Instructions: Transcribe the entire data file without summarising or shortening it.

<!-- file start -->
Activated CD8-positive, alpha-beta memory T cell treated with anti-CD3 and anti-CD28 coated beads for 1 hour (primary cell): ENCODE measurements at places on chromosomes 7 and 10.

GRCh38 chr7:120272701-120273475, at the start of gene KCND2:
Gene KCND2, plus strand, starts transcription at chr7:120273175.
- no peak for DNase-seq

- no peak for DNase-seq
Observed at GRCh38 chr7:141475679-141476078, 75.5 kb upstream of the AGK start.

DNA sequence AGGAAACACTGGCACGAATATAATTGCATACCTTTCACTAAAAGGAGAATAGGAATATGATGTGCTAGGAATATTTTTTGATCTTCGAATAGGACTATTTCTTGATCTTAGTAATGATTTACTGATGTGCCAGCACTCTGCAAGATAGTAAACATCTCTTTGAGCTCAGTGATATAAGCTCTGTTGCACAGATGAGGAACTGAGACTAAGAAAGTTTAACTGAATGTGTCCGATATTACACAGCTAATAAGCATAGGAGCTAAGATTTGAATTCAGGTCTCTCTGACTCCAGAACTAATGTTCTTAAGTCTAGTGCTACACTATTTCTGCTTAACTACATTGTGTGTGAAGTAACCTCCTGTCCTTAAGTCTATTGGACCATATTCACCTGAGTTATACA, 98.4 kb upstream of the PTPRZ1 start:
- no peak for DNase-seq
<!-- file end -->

Activated CD8-positive, alpha-beta memory T cell treated with anti-CD3 and anti-CD28 coated beads for 1 hour (primary cell): ENCODE measurements at places on chromosomes 7 and 10.

GRCh38 chr7:120272701-120273475, at the start of gene KCND2:
Gene KCND2, plus strand, starts transcription at chr7:120273175.
- no peak for DNase-seq

- no peak for DNase-seq
Observed at GRCh38 chr7:141475679-141476078, 75.5 kb upstream of the AGK start.

DNA sequence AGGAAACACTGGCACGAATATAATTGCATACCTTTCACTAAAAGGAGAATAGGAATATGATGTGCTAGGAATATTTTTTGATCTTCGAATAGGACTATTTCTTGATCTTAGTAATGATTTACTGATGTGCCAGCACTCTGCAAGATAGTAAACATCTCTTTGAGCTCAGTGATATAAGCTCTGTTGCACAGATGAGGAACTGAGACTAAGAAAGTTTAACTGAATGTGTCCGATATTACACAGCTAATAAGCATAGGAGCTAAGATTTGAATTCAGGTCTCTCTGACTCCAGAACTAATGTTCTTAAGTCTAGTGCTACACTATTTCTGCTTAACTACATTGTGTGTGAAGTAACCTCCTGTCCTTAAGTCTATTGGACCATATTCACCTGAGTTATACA, 98.4 kb upstream of the PTPRZ1 start:
- no peak for DNase-seq